I’m probably the furthest thing from a religious scholar you will find, but during my years in university I did come across a large number of texts that were either directly tied to the church, or at least were influenced by it. Now the term “gargoyle” refers to any sculpture (usually in the form of an animal or person) that is designed to allow water to fall away from the edges of a building to prevent erosion. Over the years people have just adopted the term to apply to any decorative sculpture on the roof of a building.
The reason I bring up the religious side of gargoyles is that centuries ago, when being illiterate was the norm, the church needed ways to convey their stories and rituals to the masses. What better way to educate an illiterate crowd than through images. It was here that the myth of the gargoyle began. As the story goes, St. Romanus encountered a monster in his travels, your typical dragon type creature that breathed fire. Well when Romanus defeated the creature, he brought its body back to be burned, but discovered that the head wouldn’t burn because the dragon breathed fire and the head was adapted to heat. So he hung the head on the outside of the church to ward off evil spirits. Over time the churches would add their own stone gargoyles to the outside of the building in order to let people know that outside the church evil lurks, but inside they will be protected.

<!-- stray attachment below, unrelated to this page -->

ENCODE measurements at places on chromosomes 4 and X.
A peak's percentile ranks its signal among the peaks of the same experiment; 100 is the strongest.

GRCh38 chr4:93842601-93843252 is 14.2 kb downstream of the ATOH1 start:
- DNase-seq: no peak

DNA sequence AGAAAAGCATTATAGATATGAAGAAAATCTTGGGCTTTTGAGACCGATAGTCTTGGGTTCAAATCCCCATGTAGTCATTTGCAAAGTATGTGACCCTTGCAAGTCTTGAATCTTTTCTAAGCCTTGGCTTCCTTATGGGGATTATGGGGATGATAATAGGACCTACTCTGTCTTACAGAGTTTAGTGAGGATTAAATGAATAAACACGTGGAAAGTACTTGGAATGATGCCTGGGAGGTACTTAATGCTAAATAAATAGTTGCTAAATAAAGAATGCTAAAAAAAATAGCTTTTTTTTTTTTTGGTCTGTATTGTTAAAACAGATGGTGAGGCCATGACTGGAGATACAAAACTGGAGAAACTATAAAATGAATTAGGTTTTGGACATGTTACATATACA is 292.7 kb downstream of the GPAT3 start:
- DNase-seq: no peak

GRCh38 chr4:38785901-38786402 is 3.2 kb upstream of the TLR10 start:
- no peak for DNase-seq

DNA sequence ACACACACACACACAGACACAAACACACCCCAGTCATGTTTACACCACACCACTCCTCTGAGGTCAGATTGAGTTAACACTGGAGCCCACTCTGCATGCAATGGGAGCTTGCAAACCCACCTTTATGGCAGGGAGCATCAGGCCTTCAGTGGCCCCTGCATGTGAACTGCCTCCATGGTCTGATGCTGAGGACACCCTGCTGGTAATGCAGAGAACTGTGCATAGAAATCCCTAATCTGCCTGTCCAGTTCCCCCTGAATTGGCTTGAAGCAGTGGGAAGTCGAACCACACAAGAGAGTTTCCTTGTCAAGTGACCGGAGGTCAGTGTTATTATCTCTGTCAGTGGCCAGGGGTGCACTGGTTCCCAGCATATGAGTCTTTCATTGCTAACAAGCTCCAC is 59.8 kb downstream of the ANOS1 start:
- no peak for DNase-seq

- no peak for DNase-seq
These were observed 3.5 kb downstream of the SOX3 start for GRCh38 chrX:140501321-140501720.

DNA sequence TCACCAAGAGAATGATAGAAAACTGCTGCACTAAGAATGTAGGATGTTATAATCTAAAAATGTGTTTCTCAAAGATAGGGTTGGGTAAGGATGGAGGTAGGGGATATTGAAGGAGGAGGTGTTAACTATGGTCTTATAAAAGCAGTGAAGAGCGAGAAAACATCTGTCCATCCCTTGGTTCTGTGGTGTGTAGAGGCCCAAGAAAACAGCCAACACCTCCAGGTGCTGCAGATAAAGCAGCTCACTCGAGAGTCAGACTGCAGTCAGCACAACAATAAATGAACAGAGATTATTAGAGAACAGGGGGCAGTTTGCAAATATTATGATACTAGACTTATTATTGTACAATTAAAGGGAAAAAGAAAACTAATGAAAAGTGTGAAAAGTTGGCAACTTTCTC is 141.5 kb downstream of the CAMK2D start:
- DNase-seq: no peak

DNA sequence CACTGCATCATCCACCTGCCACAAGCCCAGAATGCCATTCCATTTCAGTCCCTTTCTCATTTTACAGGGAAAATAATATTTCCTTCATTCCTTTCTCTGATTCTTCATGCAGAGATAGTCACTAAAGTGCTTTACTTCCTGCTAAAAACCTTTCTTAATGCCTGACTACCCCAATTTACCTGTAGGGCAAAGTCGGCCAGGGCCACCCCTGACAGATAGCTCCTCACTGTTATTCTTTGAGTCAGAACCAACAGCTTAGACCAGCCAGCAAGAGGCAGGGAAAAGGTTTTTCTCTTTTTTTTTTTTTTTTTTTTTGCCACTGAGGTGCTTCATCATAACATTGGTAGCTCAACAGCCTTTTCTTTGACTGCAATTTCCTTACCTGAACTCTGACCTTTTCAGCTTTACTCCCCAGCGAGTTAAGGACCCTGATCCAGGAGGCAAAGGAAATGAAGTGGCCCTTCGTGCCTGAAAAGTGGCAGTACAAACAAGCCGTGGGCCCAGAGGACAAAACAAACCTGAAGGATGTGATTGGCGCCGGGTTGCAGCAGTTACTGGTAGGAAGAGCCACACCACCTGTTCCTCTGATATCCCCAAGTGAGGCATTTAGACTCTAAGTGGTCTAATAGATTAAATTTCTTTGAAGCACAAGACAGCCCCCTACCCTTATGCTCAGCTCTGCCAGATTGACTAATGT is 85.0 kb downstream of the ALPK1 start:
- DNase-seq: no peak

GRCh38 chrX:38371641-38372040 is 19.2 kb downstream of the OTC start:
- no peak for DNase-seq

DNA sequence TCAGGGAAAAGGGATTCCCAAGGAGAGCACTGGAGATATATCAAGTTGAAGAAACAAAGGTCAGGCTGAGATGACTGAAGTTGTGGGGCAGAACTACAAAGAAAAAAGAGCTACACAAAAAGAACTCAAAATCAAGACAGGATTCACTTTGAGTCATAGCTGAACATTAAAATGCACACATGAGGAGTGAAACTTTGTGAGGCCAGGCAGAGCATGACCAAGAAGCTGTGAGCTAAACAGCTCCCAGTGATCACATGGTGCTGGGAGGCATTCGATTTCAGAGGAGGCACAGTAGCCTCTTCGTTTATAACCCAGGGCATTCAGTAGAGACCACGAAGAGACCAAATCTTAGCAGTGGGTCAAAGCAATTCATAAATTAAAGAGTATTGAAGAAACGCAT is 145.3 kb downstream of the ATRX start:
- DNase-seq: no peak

Now of course when I was growing up gargoyles were just scary looking statues that eventually came to be “cool” in my young eyes. I suppose that was aided by the Disney cartoon. Of course I’m not the only person walking the planet that enjoys looking at gargoyles. Bromley_Daz submitted this image to BME the other day, and I think it’s safe to assume he enjoys gargoyles as well.
It’s always nice to see images added to the mythological and religious gallery, because often there is a good story behind the designs. This image in particular reminds me that every culture around the world has developed their own wards against evil. Be it symbols or rituals, these wards have become much more than just a repellent to evil. The gargoyle being a prime example of that. What first started as a way to protect buildings from erosion, a practice that pre-dates Christianity by centuries, eventually became a symbol of warning to people. As time passed, these statues became the guardians of the the buildings they were installed on, until eventually they were regarded primarily for their historical significance and their art.
Now while I don’t feel the need to possess any particular wards against evil, I do own a Rangda mask that hangs on my wall, that I really like the aesthetics of. How about you? Do you possess any symbols that can be attributed to warding off the evils of the world?